Although currently used voltage imaging methods have some shortcomings, they are useful, and researchers have succeeded in measuring membrane potential in a variety of mammalian preparations. In addition, novel imaging modalities have been recently developed and, although they have not yet been implemented for voltage imaging, they could hold great promise for future work.
One example is the use of nanoparticles, such as nanocrystals or quantum dots (Hallock et al., 2005
). These are small inorganic (metal or semiconductor) particles with well-defined electronic structure and precise quantum states. Composed of many atoms or molecules, the nanoparticles can have very strong interactions with the light field, leading to very large extinction coefficients and highly efficient emission (). The specialized structure of nanoparticles enables the generation of excitons, which can be sensitive the external electric field, resulting in strong modulations in the quantum yield, spectra, or lifetime with voltage changes. Most of these particles are coated with a passivation layer or specialized shell that limits direct interaction with the surrounding media, greatly minimizing bleaching, and in the cell, the generation of reactive oxygen species. Nanoparticles could be used alone, or combined with a conventional chromophore, as under certain conditions, they have been shown to greatly enhance optical signals, acting as an “antenna” for the light (Stiles et al., 2008
; Tam et al., 2007
). Thus when coupled to nearby chromophores, there could be large increases in fluorescence, Raman, or SHG. Already, membrane-bound, antibody-linked gold nanoparticles have been used to increase SHG from single dye molecules allowing site specific measurements of membrane potential (Peleg et al., 1999
). On the negative side, nanoparticles can be large (>10 nm)) and difficult to properly deliver in biological samples, with coating procedures and functionalization seemingly more art than science. Nevertheless, if they could be properly targeted to the membrane, their optical properties and voltage sensitivity could make them ideal voltage sensors and some examples of their potential use have been published (; (Fan and Forsythe, 2008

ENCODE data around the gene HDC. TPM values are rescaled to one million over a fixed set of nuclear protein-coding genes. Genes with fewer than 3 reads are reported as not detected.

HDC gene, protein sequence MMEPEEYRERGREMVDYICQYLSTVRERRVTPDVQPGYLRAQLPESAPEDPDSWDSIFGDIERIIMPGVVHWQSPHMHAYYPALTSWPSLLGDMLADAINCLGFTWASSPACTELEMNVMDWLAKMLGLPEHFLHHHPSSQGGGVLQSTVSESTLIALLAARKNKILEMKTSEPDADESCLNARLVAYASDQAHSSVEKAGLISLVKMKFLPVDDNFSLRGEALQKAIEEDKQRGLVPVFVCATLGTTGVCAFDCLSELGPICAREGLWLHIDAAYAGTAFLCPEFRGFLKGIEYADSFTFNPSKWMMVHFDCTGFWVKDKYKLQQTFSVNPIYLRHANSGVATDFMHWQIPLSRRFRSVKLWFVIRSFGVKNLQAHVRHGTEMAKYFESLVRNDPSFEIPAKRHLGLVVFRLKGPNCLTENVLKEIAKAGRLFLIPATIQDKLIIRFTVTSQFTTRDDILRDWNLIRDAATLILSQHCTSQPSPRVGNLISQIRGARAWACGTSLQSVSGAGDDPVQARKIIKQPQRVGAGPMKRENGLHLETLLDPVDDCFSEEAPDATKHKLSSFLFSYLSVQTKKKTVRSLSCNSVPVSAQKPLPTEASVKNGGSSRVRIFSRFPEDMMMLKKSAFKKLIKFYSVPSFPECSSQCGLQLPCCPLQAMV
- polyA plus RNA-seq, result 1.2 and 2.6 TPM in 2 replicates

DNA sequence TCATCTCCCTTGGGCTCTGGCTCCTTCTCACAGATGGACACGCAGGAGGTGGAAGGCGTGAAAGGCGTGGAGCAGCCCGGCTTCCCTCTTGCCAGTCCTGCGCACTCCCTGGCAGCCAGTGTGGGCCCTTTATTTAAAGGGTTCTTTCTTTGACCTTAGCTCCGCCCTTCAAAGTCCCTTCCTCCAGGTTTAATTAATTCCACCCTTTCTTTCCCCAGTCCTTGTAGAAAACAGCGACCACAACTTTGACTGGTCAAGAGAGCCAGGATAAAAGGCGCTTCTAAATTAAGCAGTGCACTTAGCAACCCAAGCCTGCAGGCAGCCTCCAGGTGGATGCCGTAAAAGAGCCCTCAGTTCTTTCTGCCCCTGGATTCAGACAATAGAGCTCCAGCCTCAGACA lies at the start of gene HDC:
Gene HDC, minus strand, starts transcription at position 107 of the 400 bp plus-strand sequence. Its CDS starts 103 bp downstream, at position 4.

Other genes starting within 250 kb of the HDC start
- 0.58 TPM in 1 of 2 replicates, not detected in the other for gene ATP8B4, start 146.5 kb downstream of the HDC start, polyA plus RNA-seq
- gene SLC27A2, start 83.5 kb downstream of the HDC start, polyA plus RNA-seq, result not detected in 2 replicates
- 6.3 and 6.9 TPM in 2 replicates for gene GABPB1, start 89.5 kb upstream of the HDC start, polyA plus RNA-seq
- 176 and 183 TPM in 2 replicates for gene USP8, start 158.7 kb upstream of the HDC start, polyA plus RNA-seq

As another potential strategy, one might be able to use other non-linear imaging modalities to optically interrogate intrinsic chromophores present in the membrane. For example, Raman imaging (Evans and Xie, 2008
), sum-frequency or third-harmonic generation (SFG, THG; (Flörsheimer et al., 1999
; Yelin and Silberberg, 1999
)) or the recently developed stimulated radiation imaging methods (Freudiger et al., 2008
; Geiger, 2009
; Min et al., 2009
), could potentially to be used to directly monitor the small spectral changes caused by the membrane potential in species intrinsic to the membrane environment, free from the constraints of exogenous labels. At the same time, these techniques would need to effectively solve the contrast problem raised above, and distinguish optical signals from the plasma membrane from those of other cellular membranes.
In terms of improving existing strategies, significant challenges need to be overcome. One major avenue for improvement is the rational design of novel probes, whether organic, inorganic or genetic. For example, it is known that the exact shape of trans-membrane proteins can strongly modify the local electric field, magnifying it, so that clever placement of a voltage sensing moiety in molecular pockets where the electric field would be more concentrated could lead to an improved voltage sensor. Also, for sensors based on energy transfer, conformational changes are not the only variable affected by voltage. The rates of energy transfer also depend critically on the spectral overlap of the donor’s emission spectrum with the acceptor’s absorption spectrum, and either of these can be altered directly or indirectly as a result of changing membrane potential. Because of the highly non-linear FRET dependence with spectral overlap of the donor-acceptor pair, it may be more sensitive than simply monitoring the spectral changes alone. As discussed previously, current SHG based measurements suffer because of concomitant absorption and subsequent photodamage, and non-traditional chromophores with large values of χ(2), but with weak fluorescence could lead to new, useful voltage probes.